September 20, 2021

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Breaking Down The Critical Security Controls: CSC 10 – Data Recovery

3 min read

Data recovery can be the difference between getting your business back up and running or going out of business. Backing up data is something everyone knows about but most don’t do properly or at all. The rising attack known as ransomware specifically targets your backup processes. If you have a good data recovery process in place then paying the ransom to the attackers is not an option. However, for most, paying the ransom is the only option because there are no reliable or complete backups to restore from. Pay it or lose everything.

Here what the control says –

The processes and tools used to properly back up critical information with a proven methodology for timely recovery of it.

Solution Approach

Every competent assessment and audit that looks at IT and security ask about data backups. Business Continuity Plans (BCP), Disaster Recover (DR), archiving and off site storage. How are you backing up? What are you backing up? How often? Where are the backups located? How are they secured? How long does it take you to restore from backup?

Proper enterprise data backup and recovery goes far beyond drag and drop onto a portable hard drive. Critical data in various states, full system images, individual files and emails all stored in such a way they can be restored back to an operating mode as quick as possible. There is a reason larger corporations have dedicated teams and departments that just focus on data backups and ensure those backups can be restored. Data backup and recovery go far beyond an automated batch process.

The testing and proving the restoration process has become vital in security assessments. Many time have companies stood by their backup ability only to fall over flat when they needed to recover from it. Poor encryption key management leaving the backups useless, changing hardware making the restore more difficult, and assuming the bandwidth between the archive location and your datacenter is capable to handle large transfers. If you have a restoration target of four hours, you better make sure you can transfer the terra or petabytes from point A to B in that time.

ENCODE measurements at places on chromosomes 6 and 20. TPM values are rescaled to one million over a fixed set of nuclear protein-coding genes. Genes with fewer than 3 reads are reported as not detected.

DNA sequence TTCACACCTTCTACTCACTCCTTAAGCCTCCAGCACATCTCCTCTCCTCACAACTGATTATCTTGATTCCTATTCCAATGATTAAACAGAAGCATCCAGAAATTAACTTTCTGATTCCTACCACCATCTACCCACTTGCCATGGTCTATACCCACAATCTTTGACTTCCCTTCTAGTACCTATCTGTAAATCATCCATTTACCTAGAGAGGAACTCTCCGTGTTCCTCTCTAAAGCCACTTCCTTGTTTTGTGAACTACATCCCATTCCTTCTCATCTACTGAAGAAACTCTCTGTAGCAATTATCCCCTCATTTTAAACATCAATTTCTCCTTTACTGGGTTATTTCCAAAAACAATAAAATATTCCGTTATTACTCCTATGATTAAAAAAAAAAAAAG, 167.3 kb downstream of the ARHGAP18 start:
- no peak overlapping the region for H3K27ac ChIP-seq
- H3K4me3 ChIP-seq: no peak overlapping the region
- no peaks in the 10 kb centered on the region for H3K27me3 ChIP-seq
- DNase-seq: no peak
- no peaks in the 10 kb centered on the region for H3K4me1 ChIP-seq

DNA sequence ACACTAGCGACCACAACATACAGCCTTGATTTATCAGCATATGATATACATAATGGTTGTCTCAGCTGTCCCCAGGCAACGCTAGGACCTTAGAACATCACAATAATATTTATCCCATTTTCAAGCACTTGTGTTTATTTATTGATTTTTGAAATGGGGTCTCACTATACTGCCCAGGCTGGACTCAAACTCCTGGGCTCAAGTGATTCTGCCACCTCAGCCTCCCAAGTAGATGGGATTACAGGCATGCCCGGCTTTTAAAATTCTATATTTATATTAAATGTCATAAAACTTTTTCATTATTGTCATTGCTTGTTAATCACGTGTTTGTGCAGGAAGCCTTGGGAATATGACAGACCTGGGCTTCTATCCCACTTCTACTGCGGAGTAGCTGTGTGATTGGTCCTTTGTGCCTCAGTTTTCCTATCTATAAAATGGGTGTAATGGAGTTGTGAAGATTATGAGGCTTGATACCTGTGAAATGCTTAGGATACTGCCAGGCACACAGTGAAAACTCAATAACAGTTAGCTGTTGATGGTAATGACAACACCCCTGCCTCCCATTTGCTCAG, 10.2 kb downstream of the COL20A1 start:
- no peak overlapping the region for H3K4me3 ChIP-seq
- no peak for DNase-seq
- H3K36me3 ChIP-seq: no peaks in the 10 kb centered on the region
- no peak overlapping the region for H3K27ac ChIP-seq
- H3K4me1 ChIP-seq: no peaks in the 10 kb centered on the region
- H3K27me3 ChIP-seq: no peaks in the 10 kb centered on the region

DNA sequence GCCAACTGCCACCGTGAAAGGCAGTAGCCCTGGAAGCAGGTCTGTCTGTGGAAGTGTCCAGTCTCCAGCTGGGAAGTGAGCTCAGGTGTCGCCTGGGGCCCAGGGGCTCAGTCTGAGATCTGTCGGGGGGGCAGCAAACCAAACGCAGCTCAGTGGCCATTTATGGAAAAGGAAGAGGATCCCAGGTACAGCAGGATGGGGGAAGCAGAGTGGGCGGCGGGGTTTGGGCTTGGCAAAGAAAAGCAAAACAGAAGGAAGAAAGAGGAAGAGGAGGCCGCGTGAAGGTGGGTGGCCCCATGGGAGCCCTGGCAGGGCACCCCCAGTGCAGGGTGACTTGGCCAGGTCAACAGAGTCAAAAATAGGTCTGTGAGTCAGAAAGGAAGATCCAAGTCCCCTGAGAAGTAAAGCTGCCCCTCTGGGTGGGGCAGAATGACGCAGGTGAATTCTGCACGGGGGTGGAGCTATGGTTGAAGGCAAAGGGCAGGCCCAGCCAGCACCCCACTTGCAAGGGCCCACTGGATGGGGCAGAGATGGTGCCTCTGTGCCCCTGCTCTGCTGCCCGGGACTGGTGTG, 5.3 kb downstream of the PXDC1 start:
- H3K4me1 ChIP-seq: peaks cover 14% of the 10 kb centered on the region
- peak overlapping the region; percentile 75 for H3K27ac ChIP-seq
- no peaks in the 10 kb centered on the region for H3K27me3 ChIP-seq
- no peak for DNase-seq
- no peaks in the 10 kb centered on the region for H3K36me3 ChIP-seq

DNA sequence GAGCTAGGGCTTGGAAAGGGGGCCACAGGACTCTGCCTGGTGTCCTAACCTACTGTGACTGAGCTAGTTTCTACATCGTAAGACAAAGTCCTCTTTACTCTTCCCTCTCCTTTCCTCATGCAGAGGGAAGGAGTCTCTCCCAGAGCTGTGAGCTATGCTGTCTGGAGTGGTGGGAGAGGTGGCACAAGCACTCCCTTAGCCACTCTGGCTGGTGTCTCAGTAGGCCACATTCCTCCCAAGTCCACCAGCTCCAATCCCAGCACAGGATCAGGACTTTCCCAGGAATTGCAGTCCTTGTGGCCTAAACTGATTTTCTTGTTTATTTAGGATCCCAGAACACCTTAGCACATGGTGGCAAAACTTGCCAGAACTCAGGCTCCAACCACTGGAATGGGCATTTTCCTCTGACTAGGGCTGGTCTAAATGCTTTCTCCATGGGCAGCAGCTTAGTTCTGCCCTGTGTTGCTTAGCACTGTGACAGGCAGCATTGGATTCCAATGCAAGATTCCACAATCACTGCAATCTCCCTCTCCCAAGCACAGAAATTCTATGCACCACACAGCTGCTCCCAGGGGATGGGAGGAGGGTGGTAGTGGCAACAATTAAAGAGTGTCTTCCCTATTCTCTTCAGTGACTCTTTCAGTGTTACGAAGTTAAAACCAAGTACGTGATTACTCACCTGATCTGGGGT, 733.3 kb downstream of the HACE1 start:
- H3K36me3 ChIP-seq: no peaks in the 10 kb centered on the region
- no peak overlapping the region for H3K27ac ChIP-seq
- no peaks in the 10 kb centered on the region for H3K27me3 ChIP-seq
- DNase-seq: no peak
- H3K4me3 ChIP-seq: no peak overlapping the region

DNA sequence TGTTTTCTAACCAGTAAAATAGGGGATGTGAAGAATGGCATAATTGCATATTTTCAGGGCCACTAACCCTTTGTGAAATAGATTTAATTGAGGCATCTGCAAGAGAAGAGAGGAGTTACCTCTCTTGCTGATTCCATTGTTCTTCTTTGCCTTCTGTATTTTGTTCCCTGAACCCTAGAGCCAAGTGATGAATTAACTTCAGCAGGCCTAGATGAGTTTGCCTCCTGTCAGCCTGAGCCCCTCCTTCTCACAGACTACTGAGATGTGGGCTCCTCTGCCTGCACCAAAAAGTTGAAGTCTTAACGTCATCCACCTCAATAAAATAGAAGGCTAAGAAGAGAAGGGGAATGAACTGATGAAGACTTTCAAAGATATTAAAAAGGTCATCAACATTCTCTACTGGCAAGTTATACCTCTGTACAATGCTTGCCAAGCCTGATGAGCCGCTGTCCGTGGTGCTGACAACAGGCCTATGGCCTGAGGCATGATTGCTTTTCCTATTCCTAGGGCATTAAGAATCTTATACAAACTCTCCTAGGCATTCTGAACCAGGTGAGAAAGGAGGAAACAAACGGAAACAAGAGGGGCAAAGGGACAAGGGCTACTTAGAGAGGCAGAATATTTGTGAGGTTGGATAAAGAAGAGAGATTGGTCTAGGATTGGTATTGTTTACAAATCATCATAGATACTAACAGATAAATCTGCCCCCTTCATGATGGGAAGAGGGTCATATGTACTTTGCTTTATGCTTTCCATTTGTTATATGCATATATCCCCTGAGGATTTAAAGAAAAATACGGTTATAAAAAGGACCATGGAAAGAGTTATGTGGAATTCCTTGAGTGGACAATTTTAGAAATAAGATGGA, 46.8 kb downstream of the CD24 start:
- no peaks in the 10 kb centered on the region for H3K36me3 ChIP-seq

Much like a Disaster Recovery (DR) or Business Continuity Plan (BCP) a Backup process isn’t worth much if it’s not tested regularly. When you have an event that you need to recover, it’s not IF but WHEN, it’s better to know your plans, processes and technology work ahead of time rather than fail when your business is already off line.

How It Could Be Exploited

A poor backup process is what some cybercriminals count on. Ransomware creators hope a target does not have a backup process that they can recover from or recover from quickly. Those targets pay the seemingly less-expensive option of the ransom. A few thousand dollars to release the hostage data or risk hundreds of thousands or closure of the business if they do not. This is why ransomware is becoming more prevalent and so profitable. For a single target $2,000 is a drop in the bucket. From the attackers view that’s $2,000 across 100 companies that paid up. Do the math and you can see the appeal.

The other attack vector is the backups themselves. You production systems may be trimmed and protected but your backups may not be as secure. Loose storage locations, more accounts may have access into the backup areas. The tools and processes are a treasure trove of access points as those will have access to everything in order to back them up. A simple question to ask, does your backups have the same security protections as your production systems?

All of your production data and more is stored there, why should it be treated differently?

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